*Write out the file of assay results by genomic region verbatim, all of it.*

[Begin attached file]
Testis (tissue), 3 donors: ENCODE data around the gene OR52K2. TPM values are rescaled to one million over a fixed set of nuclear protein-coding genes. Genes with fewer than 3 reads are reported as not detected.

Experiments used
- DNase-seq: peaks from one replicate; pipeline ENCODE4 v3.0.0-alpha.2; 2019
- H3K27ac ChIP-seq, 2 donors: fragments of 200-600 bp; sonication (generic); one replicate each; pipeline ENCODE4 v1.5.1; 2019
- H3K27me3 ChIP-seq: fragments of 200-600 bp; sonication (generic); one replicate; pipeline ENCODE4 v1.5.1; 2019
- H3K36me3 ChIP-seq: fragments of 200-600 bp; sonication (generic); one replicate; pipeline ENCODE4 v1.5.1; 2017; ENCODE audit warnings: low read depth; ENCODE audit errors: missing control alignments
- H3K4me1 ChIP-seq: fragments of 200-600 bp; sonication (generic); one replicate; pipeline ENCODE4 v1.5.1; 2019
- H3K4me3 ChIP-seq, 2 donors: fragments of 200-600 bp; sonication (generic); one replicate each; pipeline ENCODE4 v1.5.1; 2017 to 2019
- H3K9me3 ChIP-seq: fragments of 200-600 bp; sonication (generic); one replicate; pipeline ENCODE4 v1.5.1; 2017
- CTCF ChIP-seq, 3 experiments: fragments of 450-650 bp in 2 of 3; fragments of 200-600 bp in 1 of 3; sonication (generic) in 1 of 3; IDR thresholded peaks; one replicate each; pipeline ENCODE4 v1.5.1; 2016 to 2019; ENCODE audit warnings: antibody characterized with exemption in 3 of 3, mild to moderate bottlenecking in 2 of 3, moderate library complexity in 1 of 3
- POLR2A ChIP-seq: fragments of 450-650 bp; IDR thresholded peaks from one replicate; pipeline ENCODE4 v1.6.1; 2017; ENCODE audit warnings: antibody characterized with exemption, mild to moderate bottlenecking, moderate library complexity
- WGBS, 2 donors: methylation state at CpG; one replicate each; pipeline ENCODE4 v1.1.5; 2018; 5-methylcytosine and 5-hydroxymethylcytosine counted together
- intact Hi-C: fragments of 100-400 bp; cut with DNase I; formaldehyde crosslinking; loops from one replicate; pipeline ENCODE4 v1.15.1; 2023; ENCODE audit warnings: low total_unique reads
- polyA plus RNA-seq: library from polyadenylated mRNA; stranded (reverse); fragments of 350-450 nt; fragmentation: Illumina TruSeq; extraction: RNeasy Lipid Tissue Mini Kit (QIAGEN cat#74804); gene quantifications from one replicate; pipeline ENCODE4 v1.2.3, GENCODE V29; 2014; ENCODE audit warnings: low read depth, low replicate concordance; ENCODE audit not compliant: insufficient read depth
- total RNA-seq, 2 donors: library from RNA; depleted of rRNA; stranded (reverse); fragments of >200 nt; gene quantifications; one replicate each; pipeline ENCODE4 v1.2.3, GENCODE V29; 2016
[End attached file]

Testis (tissue), 3 donors: ENCODE data around the gene OR52K2. TPM values are rescaled to one million over a fixed set of nuclear protein-coding genes. Genes with fewer than 3 reads are reported as not detected.

Experiments used
- DNase-seq: peaks from one replicate; pipeline ENCODE4 v3.0.0-alpha.2; 2019
- H3K27ac ChIP-seq, 2 donors: fragments of 200-600 bp; sonication (generic); one replicate each; pipeline ENCODE4 v1.5.1; 2019
- H3K27me3 ChIP-seq: fragments of 200-600 bp; sonication (generic); one replicate; pipeline ENCODE4 v1.5.1; 2019
- H3K36me3 ChIP-seq: fragments of 200-600 bp; sonication (generic); one replicate; pipeline ENCODE4 v1.5.1; 2017; ENCODE audit warnings: low read depth; ENCODE audit errors: missing control alignments
- H3K4me1 ChIP-seq: fragments of 200-600 bp; sonication (generic); one replicate; pipeline ENCODE4 v1.5.1; 2019
- H3K4me3 ChIP-seq, 2 donors: fragments of 200-600 bp; sonication (generic); one replicate each; pipeline ENCODE4 v1.5.1; 2017 to 2019
- H3K9me3 ChIP-seq: fragments of 200-600 bp; sonication (generic); one replicate; pipeline ENCODE4 v1.5.1; 2017
- CTCF ChIP-seq, 3 experiments: fragments of 450-650 bp in 2 of 3; fragments of 200-600 bp in 1 of 3; sonication (generic) in 1 of 3; IDR thresholded peaks; one replicate each; pipeline ENCODE4 v1.5.1; 2016 to 2019; ENCODE audit warnings: antibody characterized with exemption in 3 of 3, mild to moderate bottlenecking in 2 of 3, moderate library complexity in 1 of 3
- POLR2A ChIP-seq: fragments of 450-650 bp; IDR thresholded peaks from one replicate; pipeline ENCODE4 v1.6.1; 2017; ENCODE audit warnings: antibody characterized with exemption, mild to moderate bottlenecking, moderate library complexity
- WGBS, 2 donors: methylation state at CpG; one replicate each; pipeline ENCODE4 v1.1.5; 2018; 5-methylcytosine and 5-hydroxymethylcytosine counted together
- intact Hi-C: fragments of 100-400 bp; cut with DNase I; formaldehyde crosslinking; loops from one replicate; pipeline ENCODE4 v1.15.1; 2023; ENCODE audit warnings: low total_unique reads
- polyA plus RNA-seq: library from polyadenylated mRNA; stranded (reverse); fragments of 350-450 nt; fragmentation: Illumina TruSeq; extraction: RNeasy Lipid Tissue Mini Kit (QIAGEN cat#74804); gene quantifications from one replicate; pipeline ENCODE4 v1.2.3, GENCODE V29; 2014; ENCODE audit warnings: low read depth, low replicate concordance; ENCODE audit not compliant: insufficient read depth
- total RNA-seq, 2 donors: library from RNA; depleted of rRNA; stranded (reverse); fragments of >200 nt; gene quantifications; one replicate each; pipeline ENCODE4 v1.2.3, GENCODE V29; 2016